Saturday, 4 February 2012

The Elsevier Boycott

At this point, everyone must already know about the scientists boycott of the publisher Elsevier. As for today, more than 3000 scientists signed a supporting document called "The Cost of Knowledge" vowing not to do any free work for them.

Hold on... Free work?

Oh, you are one of the persons who didn't know that scientists do free work for the publishers? So, I need to give a step back and clarify some points about scientific publishing. I'll be brief.

1. The author(s) of a paper looses the copyright of his work to the publisher.
2. Authors do not receive one single cent for their papers.
3. Publishers do not pay one cent for the referees.
4. Publishers are the only ones who have the right to charge for the work they published. Forever.

That means that unlike any other publishing area in the whole world, academics give their work for free to the publishers and, not only that, they give the eternal right for the publishers to exploit that work economically forever and also the right to sue the author if he tries to do the same.

'Are you scientists idiots?' you might say. That's outrageous. Of course we aren't. However, we want our work seen by other scientists. Okay, we could put it on a website. Many of us do it now on the arXiv. Still, if we want to be hired by universities and to get money from funding agencies (so we can survive), arXiv counts as nothing. We need to publish in "certified" journals. Like those from Elsevier. What else can we do?

Now, we are not a very politically active breed. What we really want to do is just our research. But once in a while, not happy with all the money they are getting from our free work, a publisher wants to go even further and try to push into the USA congress a law that is clearly an abuse against the free exchange of information (SOPA, PIPA the Research Works Act). In those occasions, we finally notice the obvious and someone has the courage to make a stand against it.

Obviously, Elsevier is not the only publisher who exploits our free work, but they committed a mistake of lobbying for the above restrictive legislation and called attention to themselves. The other publishers remained neutral, I suppose, and that seemed to be a good strategy.

Elsevier obviously answered to the accusations after a while. The delay was, obviously, the time needed for the marketing people to find the write words, as always. In any case, they answered exactly as my wife, a lawyer, said they would. For instance, when accused of charging too much, they said they charge less than the others. Of course, that's just a fallacy. The fact that they charge less than the others doesn't mean that they don't charge much, only that the others charge a lot as well. I pay $50 for my annual signature of Scientific American. Some of Elsevier titles cost $20000. The difference is that SA really hires some journalists and pays for the articles. (At leas, I think so. Please tell me if I'm wrong.)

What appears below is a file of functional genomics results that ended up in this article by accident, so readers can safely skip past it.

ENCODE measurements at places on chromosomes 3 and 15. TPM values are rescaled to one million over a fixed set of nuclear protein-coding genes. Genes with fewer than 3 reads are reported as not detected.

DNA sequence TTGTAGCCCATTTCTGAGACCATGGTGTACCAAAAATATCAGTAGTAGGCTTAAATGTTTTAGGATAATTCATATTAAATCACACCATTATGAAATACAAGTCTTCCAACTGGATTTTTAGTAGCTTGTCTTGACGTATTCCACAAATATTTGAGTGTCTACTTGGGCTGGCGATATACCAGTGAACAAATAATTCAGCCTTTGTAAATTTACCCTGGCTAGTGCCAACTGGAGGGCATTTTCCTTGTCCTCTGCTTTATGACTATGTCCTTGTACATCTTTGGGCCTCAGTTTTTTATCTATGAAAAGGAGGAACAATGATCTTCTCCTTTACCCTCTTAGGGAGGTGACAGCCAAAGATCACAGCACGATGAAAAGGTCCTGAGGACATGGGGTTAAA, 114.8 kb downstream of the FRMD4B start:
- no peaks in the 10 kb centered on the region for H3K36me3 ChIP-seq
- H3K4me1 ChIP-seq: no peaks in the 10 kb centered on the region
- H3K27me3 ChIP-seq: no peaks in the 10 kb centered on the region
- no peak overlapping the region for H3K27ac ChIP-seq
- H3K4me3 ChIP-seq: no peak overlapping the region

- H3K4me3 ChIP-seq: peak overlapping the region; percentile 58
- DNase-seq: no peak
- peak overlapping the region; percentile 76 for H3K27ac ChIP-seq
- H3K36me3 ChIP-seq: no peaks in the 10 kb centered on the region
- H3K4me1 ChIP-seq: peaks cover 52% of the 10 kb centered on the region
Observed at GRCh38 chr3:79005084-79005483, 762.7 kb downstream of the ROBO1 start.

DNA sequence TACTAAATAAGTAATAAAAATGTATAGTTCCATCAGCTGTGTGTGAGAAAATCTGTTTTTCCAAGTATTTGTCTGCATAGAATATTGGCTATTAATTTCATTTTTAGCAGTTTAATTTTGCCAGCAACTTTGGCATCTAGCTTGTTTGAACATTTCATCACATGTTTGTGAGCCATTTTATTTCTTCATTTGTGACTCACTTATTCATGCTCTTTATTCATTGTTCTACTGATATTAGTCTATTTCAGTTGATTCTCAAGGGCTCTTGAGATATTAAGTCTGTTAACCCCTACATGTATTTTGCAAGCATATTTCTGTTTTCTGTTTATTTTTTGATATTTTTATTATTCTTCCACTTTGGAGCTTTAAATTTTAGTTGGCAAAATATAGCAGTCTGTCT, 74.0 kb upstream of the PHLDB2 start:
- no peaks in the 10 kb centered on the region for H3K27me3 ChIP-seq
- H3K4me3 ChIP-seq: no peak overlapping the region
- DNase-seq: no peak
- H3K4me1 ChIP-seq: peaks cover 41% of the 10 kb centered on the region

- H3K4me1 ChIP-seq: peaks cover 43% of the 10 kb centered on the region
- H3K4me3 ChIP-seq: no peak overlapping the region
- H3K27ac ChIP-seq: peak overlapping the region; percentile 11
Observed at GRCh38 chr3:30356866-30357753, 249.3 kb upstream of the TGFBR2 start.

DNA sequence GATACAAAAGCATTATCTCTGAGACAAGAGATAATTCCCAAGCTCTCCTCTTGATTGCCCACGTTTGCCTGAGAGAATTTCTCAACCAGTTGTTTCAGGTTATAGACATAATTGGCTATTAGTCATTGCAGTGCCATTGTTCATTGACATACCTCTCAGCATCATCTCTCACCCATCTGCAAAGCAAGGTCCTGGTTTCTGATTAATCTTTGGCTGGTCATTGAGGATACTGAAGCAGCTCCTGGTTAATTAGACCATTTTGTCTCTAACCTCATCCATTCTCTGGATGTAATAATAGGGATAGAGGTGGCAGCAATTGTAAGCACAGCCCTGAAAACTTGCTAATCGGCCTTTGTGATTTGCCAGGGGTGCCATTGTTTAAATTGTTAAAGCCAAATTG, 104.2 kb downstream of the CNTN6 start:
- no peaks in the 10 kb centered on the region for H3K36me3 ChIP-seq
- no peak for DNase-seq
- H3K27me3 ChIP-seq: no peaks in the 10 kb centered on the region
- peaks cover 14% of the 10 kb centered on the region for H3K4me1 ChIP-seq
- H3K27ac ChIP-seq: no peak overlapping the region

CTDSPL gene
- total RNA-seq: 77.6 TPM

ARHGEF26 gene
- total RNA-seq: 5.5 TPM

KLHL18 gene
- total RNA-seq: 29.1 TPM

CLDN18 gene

The second accusation is that they force libraries to buy bundled journals. When I asked my wife if that wasn't illegal, she, a very good lawyer, said to me that that was too difficult to prove. You can always say that the bundled price is a discount. A very good one. If you check this article at The Guardian, you will see that their lawyers also know that. I will quote their answer here:
(...) It said the claim about bundles was "absolutely false". "Elsevier allows you to buy articles at the level of the individual article, to buy a single journal, any combination of any number of journals and everything we have," said Dr Nick Fowler, director of global academic relations at Elsevier. "There are benefits that come from taking more, which is a very standard practice, but that doesn't mean you don't have the choice [not to] – but then you can't expect a discount." (...)
The last bit, the support to SOPA and the rest, was conveniently forgot in the answers. The fact that they don't pay either for the articles or for the reviewers was also not mentioned. Neither the copyright issue.

The last, funny thing, was the appeal to the people's feelings done by Dr Dick Fowler, the director of global academic relations of Elsevier. He said:
 "It's hurtful to spend your life trying to advance science and medicine and be told you're blocking it."
Yes... how insensitive are we... I'm not gonna comment anything about his salary and ours... Oops! I've just did. How insensitive of me...

Please, just browse "Elsevier Boycott" on Google and read the arguments of the two sides. That's very important. After you did that... well, if you are a scientist, sign the petition. ;) Oh, and don't forget to read this very nice piece by Scott Aaronson about the issue.

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